IF you spend any time on social media, and heaven knows I do, you will have come across people sticking up for Labour leader Jeremy Corbyn. Often they will talk about the “Westminster bubble” and cite examples of media bias against Mr Corbyn, from the newspapers and in particular from the BBC.
The danger with this is that the very people who dismiss the “Westminster bubble” then risk creating their own sealed-off environment, what might be termed the “Corbyn bubble”.
Now it is true that a bubble exists over Westminster. The place is a sealed-off hot-bed of political squabbles watched by members of the media who sit in the same over-heated tent. And, as is often stated by Corbyn supporters, what happens in that hot house doesn’t always relate to life as it is lived away from Westminster.
Yet the concerted efforts of the fans of Jeremy to portray their leader as a man much sinned against have now created their own bubble. Like its Westminster counterpart, this shelter is hermetically sealed off from the world and allows those who gather there to become a little dizzy from breathing the stale air.
Mr Corbyn’s new puritans believe that almost anything and everything is a plot against their man, and plenty of left-leaning political websites now exist to reinforce their theories and concerns. This, by the way, is a good thing in that nowadays it is easier to seek out different opinions than it used to be; but such sites should be treated with the same caution a left-wing person might feel picking up the Daily Telegraph. Bias can be painted in many colours.
Plenty of people believe that Mr Corbyn has been treated shamefully – by the media and by MPs in his own party. And maybe he has. But media biased against Labour is an old game, especially from the newspapers – ever since Neil Kinnock was caricatured as a light-bulb on the front page of the Sun newspaper, next to the headline: “If Kinnock wins today will the last person to leave Britain please turn out the lights.”
Labour has had to bear those bruises for years. They are not unique to Mr Corbyn.
The Labour leader’s greatest achievement has been the building of grassroots support, winning more new supporters than all the other parties put together. This indisputable good has, with heavy-handed irony, also been his undoing.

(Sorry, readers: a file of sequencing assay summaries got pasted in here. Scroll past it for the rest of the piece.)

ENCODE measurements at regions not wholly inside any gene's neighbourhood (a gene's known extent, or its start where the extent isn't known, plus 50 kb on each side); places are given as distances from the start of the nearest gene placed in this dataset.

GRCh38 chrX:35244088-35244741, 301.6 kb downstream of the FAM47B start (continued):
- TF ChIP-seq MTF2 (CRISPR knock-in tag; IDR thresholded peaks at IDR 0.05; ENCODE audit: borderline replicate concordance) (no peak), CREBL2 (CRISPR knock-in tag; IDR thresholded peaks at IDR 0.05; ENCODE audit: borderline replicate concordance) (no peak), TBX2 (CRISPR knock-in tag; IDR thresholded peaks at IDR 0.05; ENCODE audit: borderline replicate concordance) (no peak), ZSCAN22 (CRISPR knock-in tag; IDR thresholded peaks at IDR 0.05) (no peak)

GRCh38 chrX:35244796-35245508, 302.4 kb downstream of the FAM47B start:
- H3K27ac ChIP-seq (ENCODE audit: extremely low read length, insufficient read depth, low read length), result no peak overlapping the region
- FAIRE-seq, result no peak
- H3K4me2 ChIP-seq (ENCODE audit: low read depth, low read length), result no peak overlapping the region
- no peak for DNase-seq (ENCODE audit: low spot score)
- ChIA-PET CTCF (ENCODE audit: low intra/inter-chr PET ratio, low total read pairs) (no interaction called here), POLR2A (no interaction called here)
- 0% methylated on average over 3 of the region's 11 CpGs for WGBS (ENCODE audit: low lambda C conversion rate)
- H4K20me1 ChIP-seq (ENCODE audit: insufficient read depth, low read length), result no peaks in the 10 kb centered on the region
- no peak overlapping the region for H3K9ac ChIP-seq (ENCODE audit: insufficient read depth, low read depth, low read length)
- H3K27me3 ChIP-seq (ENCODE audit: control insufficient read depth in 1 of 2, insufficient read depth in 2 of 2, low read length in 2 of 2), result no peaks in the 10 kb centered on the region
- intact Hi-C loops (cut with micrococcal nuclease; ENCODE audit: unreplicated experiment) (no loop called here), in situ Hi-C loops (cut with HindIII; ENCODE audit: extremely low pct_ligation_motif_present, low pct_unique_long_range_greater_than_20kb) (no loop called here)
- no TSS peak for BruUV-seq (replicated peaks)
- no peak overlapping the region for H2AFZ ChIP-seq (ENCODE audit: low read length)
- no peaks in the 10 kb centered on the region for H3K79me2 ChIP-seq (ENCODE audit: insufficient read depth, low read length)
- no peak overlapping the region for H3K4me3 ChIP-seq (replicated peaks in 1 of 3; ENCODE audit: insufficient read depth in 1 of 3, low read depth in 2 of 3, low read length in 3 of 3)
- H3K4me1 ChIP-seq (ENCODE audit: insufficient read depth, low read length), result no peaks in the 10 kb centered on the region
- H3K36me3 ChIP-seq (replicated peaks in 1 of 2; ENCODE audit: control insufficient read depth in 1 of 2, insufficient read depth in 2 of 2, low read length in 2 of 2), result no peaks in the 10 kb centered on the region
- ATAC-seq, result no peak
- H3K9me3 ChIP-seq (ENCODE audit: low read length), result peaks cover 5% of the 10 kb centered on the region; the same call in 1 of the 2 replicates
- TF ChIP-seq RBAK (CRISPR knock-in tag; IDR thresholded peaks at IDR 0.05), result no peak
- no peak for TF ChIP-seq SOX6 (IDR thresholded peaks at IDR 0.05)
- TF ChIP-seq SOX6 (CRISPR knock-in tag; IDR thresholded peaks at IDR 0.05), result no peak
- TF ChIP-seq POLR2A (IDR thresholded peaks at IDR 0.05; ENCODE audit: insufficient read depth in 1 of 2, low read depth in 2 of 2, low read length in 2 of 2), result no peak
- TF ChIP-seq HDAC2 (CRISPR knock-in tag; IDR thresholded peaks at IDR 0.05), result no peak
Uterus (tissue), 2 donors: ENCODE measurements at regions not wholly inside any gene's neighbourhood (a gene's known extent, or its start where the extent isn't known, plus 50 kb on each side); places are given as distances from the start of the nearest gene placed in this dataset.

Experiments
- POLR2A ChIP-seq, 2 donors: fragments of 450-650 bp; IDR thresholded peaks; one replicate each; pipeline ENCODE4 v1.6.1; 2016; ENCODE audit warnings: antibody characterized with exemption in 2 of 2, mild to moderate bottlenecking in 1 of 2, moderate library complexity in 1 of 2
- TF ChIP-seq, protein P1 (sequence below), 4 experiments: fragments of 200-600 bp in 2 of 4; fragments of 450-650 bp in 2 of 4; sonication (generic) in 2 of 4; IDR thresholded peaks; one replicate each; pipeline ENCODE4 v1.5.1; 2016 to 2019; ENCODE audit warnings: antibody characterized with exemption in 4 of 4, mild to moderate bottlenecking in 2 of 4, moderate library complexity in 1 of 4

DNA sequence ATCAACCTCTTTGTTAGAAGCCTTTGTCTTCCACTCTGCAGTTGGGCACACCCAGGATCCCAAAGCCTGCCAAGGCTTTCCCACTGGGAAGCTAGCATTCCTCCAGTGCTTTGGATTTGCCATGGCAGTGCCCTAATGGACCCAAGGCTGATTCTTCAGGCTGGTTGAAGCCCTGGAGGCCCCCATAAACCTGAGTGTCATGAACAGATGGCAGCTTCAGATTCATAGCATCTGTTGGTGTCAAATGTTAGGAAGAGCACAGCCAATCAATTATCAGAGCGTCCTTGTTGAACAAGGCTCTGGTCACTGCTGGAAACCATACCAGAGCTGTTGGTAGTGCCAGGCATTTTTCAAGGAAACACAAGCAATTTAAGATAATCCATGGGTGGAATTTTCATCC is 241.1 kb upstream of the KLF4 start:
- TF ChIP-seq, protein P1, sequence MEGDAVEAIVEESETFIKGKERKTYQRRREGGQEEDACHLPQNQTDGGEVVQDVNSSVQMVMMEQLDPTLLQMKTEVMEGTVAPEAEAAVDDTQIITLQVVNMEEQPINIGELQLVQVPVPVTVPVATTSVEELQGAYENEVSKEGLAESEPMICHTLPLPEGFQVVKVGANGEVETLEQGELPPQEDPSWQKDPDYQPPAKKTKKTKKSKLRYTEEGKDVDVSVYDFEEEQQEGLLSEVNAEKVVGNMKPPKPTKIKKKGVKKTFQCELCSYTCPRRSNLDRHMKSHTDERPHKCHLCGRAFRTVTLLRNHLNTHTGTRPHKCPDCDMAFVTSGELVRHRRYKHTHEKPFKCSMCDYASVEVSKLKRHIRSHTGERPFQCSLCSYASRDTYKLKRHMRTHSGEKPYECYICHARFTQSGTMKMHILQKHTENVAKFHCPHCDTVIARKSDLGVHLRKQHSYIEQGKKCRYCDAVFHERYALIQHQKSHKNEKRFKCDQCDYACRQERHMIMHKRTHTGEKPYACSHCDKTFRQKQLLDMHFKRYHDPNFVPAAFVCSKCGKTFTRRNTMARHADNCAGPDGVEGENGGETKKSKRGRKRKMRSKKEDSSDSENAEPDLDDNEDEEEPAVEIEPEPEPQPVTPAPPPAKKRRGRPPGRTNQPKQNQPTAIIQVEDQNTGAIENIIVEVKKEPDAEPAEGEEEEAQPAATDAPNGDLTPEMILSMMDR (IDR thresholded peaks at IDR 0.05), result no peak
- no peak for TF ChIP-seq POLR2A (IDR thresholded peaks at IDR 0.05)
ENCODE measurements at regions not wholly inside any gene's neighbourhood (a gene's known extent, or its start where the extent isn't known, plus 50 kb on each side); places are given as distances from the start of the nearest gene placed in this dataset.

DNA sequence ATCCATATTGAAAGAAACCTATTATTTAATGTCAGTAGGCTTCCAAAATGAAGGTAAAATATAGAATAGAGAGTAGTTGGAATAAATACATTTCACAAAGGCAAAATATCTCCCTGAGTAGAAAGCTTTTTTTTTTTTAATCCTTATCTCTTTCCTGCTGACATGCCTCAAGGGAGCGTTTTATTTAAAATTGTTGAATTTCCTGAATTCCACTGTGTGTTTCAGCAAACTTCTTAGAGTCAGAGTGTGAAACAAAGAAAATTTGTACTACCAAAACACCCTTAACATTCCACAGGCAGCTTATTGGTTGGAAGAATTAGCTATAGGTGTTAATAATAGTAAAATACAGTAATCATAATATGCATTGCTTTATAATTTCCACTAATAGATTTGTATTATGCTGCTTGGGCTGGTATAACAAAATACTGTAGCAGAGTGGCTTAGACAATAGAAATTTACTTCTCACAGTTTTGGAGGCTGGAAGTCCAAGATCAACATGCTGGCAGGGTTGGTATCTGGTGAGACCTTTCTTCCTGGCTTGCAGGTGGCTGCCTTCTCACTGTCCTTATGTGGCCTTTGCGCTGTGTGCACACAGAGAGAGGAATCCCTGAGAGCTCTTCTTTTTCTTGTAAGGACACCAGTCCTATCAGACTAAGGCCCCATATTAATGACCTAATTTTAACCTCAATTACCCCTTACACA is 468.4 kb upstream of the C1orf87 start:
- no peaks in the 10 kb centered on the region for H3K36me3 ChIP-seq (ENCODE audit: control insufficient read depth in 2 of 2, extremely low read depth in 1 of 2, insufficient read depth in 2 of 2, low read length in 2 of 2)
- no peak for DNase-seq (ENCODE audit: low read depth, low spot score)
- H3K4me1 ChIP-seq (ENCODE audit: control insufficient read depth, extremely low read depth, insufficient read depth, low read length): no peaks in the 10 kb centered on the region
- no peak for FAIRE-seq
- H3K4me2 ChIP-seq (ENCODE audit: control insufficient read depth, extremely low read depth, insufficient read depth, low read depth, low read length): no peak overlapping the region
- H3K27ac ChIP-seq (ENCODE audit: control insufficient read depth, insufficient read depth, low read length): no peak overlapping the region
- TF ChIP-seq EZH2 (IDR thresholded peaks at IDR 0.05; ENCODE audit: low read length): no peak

This is because grassroots support alone cannot sustain him. He leads a party that has to operate in the bubble of Westminster politics; he leads a party whose MPs have to be willing to follow him. If too many of those MPs lose confidence in their leader, they cannot ask voters to put faith in his as a potential prime minister. And if they can’t do that, everything turns into the rancid mess we now see.
Surely everyone in Labour should be pushing in the same direction and wanting the same ends: namely a fairer and more equal society. But instead they are breaking off into factions and fighting each other.
And this is a disaster for anyone who feels that the country deserves a proper opposition. They could hardly have chosen a worse time to have a leadership contest, and whether the two contenders, Angela Eagle and Owen Smith, would be any better than Jeremy Corbyn is anyone’s guess. Sadly, too many people will just shrug at that question.
And how telling that this should happen at a moment when, with typical swift ruthlessness, the Conservative Party should be putting itself in order after all the Brexit chaos it helped to cause. As David Cameron withdraws to his pal’s £17 million house while telling himself what a good job he has done, Theresa May, that brisk leader of the quietest coup, is making sure she looks to be completely in charge. Meanwhile the Labour Party is busy punching itself. And ain’t that smart.